Correct technique for flying a steep turn was the subject of the March 29, 2002, "Training Tip." Like knowing how to lead a rollout, applying your knowledge of the overbanking tendency is part of the headwork that brings a turning maneuver to a successful conclusion.

Your Partner in Training

If a private pilot checkride is in your future, it's not too soon to start thinking about what you'll do with your brand-new certificate. Do you plan to dive into training for a new rating? Will you focus on planning some trips or $100 hamburger jaunts? Does checking out in new and different rental aircraft appeal to you? Let AOPA Online and AOPA Flight Training Online be your guides as you explore the options. And if you still have questions, call the Pilot Information Center weekdays between 8:30 a.m. and 6 p.m. Eastern at 800/USA-AOPA.

As an AOPA Flight Training Member, you have access to all of the features within AOPA Online and AOPA Flight Training Online. Login information is available online.

Flight Training News

Thirty-one college and university flight teams competed in May for the gold in the 2008 National Intercollegiate Flying Association Safety and Flight Evaluation Conference (NIFA Safecon) at Murphreesboro, Tenn. Embry-Riddle Aeronautical University-Prescott's team took home the national championship trophy and first place overall for both ground and flight events. Jason M. Schappert, representing Jacksonville University, won the certificated flight instructor event, which was sponsored by AOPA. The national top pilot award went to Michael G. McConnell of Ohio State University. McConnell also was the top-scoring male contestant. Emily A. Brown of LeTourneau University was the top-scoring female contestant. A complete list of schools and rankings will be made available on the NIFA Web site. Middle Tennessee State University hosted the event.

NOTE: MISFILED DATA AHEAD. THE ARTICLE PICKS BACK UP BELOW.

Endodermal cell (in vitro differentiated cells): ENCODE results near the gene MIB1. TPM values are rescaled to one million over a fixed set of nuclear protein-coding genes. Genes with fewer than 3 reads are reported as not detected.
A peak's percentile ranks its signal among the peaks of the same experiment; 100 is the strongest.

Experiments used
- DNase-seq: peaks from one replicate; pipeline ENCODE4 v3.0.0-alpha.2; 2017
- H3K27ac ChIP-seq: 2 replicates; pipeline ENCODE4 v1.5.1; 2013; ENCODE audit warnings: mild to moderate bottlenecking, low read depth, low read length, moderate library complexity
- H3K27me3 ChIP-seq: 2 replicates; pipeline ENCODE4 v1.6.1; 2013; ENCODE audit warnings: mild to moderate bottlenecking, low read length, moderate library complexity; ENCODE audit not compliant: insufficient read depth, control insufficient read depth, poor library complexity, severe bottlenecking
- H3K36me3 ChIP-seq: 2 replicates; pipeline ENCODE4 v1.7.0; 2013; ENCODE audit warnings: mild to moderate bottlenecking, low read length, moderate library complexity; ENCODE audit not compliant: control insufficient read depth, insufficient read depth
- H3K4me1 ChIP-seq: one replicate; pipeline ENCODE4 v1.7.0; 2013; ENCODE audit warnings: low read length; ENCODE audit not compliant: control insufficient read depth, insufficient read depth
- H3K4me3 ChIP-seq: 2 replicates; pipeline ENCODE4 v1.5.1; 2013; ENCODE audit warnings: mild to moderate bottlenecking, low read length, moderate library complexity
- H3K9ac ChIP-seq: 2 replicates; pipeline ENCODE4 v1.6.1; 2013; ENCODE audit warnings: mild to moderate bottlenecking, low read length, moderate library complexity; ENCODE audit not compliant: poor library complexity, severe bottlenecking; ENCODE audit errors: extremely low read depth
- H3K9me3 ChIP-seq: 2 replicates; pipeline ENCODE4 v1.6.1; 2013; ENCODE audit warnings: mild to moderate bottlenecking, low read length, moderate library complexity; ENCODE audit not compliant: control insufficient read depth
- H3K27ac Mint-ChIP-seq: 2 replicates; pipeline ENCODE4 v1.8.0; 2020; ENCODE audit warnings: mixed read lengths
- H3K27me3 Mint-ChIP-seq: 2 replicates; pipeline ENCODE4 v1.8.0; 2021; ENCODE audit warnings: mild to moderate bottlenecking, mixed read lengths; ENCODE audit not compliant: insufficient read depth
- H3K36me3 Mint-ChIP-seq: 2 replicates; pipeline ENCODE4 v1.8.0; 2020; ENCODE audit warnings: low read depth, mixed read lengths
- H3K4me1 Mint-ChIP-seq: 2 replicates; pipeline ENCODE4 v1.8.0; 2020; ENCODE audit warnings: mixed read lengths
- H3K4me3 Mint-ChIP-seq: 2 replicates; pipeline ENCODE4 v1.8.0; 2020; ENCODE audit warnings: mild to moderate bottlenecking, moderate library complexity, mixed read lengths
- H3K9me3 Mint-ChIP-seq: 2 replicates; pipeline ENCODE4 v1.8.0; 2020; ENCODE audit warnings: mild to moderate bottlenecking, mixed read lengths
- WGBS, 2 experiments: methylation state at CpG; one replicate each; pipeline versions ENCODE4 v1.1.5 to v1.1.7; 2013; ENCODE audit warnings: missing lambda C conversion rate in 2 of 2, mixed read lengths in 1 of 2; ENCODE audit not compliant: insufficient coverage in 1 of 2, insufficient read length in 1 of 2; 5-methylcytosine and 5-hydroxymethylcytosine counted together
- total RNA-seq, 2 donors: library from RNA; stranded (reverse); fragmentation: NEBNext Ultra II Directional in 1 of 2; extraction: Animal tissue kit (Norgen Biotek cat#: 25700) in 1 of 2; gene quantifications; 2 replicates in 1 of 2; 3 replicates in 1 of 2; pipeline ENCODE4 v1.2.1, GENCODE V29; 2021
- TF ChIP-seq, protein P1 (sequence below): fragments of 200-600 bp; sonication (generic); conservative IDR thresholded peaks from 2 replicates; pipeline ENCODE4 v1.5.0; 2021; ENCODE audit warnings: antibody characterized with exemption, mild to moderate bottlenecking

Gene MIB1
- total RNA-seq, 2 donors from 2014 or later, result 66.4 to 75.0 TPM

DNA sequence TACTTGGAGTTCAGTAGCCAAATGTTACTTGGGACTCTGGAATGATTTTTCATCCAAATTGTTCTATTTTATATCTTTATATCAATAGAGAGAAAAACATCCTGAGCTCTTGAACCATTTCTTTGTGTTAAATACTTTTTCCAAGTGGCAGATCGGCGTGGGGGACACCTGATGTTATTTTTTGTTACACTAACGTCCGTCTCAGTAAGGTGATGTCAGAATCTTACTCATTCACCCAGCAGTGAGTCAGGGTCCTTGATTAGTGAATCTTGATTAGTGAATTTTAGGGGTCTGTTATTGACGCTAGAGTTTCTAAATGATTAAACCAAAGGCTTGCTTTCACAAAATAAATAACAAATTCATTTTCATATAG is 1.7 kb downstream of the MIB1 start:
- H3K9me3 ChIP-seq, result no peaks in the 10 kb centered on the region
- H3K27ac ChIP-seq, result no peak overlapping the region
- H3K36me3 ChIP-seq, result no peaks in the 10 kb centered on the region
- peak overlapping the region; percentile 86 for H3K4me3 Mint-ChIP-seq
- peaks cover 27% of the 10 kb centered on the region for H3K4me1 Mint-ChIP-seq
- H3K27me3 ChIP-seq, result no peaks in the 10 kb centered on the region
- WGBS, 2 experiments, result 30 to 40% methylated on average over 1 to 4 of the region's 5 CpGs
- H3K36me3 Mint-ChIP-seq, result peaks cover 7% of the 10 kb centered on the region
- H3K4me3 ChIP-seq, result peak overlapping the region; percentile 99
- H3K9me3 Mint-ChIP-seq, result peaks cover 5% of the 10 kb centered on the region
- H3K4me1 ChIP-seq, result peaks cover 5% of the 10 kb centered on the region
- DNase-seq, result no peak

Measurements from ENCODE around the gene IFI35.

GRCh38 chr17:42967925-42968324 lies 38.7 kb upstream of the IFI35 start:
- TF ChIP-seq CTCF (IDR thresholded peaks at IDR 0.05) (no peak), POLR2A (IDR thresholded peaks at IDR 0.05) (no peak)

The rising cost of avgas is top of mind for many pilots. And for student pilots, anything that saves a few dollars on each training flight can add up to large savings at the end. You can minimize the hit to your wallet by practicing a few simple fuel-management techniques that are often overlooked. Read about proper leaning, a lower economy cruise setting, and a cruise descent profile on AOPA Online. Then talk to your instructor about ways to implement these techniques into your training flights.